My father was God and didn’t know it. He gave me
the Ten Commandments not in thunder and not in anger,
not in fire and not in a cloud, but gently
and with love. He added caresses and tender words,
“Would you” and “please.” And chanted “remember” and “keep”
with the same tune, and pleaded and wept quietly
between one commandment and the next: Thou shalt not
take the name of thy Lord in vain, shalt not take, not in vain,
please don’t bear false witness against your neighbor.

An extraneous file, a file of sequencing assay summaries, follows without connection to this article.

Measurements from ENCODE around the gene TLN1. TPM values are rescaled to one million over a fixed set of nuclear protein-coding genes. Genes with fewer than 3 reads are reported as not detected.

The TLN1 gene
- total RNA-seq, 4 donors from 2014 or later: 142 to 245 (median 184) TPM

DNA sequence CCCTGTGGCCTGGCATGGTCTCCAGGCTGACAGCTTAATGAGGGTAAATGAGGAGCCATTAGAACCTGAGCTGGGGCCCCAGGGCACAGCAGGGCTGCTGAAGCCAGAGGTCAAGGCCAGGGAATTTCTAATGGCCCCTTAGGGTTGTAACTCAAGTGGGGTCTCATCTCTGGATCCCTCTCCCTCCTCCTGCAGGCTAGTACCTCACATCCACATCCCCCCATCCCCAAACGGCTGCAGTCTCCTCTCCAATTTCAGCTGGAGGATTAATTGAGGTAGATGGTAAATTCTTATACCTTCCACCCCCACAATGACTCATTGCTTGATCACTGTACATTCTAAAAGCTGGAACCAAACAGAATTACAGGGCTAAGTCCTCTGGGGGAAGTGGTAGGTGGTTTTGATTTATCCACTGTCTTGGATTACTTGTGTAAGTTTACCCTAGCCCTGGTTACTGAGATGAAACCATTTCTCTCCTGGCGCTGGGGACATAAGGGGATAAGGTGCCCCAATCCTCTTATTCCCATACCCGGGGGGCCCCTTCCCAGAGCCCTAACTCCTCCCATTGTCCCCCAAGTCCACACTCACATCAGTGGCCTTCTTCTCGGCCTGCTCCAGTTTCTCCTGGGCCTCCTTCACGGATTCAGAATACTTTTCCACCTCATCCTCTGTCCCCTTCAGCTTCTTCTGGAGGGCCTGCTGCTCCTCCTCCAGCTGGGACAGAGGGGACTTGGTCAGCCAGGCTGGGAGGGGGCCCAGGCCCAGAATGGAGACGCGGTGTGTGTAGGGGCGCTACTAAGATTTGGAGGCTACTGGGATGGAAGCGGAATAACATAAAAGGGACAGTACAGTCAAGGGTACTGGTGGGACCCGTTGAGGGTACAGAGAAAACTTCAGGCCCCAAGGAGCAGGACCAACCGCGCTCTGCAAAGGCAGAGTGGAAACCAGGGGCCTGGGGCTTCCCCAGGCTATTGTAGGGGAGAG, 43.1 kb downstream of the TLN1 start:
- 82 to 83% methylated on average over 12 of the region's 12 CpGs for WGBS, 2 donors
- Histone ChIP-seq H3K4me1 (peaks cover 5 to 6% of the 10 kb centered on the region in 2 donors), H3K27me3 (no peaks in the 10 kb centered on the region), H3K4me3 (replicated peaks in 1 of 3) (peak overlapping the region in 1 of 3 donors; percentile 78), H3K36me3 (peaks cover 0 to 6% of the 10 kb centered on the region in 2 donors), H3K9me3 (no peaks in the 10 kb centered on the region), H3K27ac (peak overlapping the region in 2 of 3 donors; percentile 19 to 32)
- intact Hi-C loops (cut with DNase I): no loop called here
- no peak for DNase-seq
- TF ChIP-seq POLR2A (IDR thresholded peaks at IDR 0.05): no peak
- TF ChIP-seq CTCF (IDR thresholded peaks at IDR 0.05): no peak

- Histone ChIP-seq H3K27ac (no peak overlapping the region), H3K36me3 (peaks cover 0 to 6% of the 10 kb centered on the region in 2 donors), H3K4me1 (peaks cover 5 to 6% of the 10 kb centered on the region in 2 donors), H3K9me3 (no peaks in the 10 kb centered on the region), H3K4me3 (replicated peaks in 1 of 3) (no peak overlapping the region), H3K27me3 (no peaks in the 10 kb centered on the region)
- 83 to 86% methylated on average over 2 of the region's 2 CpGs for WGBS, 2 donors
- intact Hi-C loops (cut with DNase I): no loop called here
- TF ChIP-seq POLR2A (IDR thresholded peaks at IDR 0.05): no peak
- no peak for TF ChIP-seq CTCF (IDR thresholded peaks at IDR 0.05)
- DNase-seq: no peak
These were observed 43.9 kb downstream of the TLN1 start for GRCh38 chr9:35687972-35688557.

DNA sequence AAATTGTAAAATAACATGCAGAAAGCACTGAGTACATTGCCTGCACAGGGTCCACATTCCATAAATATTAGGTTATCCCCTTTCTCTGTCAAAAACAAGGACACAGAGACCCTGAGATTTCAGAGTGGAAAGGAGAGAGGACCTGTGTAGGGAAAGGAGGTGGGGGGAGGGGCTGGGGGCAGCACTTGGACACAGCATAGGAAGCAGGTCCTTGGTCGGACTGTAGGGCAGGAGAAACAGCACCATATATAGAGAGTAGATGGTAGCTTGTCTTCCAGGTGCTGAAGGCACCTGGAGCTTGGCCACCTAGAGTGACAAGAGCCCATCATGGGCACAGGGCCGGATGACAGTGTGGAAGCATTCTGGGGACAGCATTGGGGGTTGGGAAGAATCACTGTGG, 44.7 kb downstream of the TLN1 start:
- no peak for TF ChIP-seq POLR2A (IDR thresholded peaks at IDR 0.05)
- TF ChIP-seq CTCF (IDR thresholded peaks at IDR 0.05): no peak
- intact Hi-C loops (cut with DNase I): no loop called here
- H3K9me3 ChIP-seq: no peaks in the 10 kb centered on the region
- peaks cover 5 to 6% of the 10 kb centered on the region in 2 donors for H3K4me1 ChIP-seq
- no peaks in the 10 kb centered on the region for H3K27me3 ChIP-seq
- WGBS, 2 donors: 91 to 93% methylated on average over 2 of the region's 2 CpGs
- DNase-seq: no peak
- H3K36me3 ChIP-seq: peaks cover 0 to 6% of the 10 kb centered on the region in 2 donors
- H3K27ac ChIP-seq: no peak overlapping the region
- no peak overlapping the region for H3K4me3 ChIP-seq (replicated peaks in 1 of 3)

And he hugged me tight and whispered in my ear,
Thou shalt not steal, shalt not commit adultery, shalt not kill.
And he lay the palms of his wide-open hands on my head
with the Yom Kippur blessing: Honor, love, that thy days
may be long upon this earth. And the voice of my father —
white as his hair. Then he turned his face to me one last time,
as on the day he died in my arms, and said, I would like to add
two more commandments:
the Eleventh Commandment, “Thou shalt not change.”
and the Twelfth Commandment, “Thou shalt change. You will change.”
Thus spoke my father, and he turned and walked away
and disappeared into his strange distances.